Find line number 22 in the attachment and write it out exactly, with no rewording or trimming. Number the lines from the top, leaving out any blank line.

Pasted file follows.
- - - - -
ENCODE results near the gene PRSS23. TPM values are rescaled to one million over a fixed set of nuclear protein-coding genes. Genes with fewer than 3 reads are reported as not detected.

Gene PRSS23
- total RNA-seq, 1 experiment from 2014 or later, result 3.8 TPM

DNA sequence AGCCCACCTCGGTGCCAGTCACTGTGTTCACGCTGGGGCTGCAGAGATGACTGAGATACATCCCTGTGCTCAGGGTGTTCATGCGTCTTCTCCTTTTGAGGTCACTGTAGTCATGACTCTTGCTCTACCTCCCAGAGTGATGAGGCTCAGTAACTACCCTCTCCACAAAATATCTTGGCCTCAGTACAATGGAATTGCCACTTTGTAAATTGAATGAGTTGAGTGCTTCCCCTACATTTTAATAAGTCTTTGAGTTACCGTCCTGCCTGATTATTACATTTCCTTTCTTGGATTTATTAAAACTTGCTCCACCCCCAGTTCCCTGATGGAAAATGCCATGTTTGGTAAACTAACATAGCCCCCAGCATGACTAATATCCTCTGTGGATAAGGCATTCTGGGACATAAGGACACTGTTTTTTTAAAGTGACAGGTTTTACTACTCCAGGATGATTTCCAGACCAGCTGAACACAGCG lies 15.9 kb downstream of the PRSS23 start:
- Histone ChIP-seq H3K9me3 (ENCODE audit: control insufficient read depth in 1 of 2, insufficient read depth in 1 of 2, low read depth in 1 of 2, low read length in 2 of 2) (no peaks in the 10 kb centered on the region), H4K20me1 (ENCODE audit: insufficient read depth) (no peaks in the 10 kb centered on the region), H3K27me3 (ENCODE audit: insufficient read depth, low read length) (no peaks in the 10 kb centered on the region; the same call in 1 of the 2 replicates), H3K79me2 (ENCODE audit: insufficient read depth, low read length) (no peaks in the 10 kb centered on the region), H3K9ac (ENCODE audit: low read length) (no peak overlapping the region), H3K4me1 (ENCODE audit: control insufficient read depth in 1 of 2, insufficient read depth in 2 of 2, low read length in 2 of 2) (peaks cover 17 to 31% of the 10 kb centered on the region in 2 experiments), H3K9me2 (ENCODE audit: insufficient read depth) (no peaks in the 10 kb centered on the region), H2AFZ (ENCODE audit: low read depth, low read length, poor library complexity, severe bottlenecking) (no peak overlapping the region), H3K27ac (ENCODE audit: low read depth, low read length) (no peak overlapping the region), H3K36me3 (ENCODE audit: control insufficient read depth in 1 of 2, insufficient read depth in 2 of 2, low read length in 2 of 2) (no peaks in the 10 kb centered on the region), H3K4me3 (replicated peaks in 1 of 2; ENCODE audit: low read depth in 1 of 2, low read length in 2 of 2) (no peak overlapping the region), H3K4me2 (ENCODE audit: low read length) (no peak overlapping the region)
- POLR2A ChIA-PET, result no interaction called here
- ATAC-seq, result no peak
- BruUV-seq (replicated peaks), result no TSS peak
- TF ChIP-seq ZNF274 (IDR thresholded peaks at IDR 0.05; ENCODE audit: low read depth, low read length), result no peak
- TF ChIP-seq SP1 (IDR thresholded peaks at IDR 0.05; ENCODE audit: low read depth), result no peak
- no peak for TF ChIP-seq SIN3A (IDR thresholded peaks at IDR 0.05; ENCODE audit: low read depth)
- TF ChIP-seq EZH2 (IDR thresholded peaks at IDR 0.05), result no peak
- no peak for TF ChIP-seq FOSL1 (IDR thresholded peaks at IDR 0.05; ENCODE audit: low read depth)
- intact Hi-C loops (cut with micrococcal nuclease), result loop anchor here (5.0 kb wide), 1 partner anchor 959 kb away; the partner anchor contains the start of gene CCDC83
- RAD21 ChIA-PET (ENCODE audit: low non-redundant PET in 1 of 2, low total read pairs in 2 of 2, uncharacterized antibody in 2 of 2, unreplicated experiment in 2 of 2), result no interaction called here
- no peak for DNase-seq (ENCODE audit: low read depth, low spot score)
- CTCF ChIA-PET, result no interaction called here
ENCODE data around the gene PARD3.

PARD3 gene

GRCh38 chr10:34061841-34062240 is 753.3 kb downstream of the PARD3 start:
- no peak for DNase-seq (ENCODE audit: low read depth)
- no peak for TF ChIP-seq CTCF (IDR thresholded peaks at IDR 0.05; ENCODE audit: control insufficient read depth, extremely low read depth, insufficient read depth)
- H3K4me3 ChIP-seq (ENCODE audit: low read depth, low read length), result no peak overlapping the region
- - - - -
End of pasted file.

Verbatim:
- no peak for TF ChIP-seq CTCF (IDR thresholded peaks at IDR 0.05; ENCODE audit: control insufficient read depth, extremely low read depth, insufficient read depth)